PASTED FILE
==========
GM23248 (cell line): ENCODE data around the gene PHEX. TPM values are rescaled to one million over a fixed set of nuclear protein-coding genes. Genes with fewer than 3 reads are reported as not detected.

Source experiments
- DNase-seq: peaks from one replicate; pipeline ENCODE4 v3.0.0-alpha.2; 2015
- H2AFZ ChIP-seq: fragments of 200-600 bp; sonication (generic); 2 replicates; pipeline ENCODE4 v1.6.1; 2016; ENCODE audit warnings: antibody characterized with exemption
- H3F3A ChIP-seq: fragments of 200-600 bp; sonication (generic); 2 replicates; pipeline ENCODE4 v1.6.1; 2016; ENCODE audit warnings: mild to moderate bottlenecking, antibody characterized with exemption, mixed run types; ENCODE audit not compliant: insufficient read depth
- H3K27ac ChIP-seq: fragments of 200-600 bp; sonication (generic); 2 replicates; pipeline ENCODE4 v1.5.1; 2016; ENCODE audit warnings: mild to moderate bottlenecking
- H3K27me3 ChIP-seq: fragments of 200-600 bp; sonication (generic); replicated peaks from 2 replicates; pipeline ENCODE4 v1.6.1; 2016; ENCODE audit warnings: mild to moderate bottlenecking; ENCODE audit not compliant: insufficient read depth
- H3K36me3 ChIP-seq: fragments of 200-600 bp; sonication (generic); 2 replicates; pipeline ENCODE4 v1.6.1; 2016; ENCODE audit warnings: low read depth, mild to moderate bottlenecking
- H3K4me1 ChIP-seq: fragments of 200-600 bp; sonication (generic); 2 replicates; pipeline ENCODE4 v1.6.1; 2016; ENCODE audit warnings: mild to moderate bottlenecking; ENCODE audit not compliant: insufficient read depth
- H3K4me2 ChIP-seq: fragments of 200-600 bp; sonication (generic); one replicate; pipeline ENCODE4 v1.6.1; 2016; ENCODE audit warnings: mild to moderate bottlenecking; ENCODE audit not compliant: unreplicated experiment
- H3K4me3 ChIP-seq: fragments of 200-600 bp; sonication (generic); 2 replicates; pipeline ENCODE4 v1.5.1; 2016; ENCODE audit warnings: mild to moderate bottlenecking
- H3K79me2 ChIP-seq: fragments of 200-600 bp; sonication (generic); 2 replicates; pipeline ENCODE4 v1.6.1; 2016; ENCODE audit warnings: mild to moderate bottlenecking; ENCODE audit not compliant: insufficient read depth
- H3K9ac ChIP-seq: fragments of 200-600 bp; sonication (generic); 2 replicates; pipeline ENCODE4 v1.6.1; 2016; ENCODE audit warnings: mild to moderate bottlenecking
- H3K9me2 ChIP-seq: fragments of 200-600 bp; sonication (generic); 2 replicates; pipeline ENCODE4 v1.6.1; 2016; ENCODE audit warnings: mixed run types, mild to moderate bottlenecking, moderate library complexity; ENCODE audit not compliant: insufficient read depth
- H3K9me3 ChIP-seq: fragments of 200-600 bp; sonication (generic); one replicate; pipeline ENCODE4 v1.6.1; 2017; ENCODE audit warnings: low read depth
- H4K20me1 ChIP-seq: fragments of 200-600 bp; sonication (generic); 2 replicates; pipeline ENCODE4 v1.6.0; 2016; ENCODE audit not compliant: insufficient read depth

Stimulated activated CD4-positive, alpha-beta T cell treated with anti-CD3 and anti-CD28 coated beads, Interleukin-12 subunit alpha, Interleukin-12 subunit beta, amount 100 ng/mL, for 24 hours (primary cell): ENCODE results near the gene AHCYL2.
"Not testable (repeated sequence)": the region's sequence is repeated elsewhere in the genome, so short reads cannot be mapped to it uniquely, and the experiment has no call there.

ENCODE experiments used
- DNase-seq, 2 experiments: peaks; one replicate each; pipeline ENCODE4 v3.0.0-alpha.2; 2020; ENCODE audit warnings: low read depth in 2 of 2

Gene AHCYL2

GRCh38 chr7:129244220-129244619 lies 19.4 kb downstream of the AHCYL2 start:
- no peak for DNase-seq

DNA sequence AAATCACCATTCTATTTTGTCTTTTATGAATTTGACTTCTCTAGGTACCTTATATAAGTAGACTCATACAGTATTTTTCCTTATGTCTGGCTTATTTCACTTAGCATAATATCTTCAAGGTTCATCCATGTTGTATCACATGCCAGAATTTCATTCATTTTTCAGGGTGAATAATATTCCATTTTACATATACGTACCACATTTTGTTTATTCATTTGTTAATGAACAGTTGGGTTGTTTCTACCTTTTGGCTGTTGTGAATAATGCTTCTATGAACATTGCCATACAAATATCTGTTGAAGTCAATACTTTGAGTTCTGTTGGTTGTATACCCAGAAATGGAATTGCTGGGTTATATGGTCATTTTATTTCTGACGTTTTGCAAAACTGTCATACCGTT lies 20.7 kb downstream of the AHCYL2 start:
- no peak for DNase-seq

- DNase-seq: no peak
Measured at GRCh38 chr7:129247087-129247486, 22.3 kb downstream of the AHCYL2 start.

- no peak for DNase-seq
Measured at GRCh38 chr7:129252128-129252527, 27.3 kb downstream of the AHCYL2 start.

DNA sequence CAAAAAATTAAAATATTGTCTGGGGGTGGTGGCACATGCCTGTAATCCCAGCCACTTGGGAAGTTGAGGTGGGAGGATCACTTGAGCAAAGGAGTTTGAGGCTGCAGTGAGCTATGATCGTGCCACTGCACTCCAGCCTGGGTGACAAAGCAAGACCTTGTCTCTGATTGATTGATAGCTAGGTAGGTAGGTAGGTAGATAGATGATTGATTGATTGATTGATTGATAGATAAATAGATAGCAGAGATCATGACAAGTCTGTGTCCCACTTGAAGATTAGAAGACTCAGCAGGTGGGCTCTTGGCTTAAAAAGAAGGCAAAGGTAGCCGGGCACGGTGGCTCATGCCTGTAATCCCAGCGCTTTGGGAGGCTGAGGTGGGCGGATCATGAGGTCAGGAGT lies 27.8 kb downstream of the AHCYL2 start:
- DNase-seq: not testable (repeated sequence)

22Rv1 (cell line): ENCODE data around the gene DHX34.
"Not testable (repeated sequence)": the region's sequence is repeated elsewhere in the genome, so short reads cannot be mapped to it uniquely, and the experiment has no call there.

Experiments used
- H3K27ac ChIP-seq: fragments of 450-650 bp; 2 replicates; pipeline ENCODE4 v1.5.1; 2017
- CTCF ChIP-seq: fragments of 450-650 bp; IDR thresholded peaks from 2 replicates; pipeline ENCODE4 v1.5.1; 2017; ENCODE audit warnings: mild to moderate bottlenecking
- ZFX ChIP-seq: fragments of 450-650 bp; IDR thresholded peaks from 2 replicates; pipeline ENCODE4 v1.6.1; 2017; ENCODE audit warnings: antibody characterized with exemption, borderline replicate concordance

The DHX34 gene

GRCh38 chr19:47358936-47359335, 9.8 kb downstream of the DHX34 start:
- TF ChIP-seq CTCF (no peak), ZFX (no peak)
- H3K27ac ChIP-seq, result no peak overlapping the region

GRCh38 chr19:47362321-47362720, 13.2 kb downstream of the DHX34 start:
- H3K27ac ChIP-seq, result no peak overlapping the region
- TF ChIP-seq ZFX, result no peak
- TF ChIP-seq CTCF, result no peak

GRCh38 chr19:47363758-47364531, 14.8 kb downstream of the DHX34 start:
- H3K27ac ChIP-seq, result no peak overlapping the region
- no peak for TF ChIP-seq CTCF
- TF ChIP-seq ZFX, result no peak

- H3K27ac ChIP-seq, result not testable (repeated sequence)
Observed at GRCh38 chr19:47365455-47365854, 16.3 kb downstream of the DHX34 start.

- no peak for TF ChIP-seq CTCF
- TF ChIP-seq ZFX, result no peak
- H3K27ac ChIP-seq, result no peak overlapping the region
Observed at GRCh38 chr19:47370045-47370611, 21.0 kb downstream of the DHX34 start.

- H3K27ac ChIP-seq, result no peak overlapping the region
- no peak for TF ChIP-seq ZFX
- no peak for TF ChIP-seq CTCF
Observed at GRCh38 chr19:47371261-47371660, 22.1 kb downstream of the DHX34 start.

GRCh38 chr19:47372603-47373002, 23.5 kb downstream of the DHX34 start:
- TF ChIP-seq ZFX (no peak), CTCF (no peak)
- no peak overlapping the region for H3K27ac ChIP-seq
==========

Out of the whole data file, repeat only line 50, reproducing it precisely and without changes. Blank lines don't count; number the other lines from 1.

- H3K27ac ChIP-seq, result not testable (repeated sequence)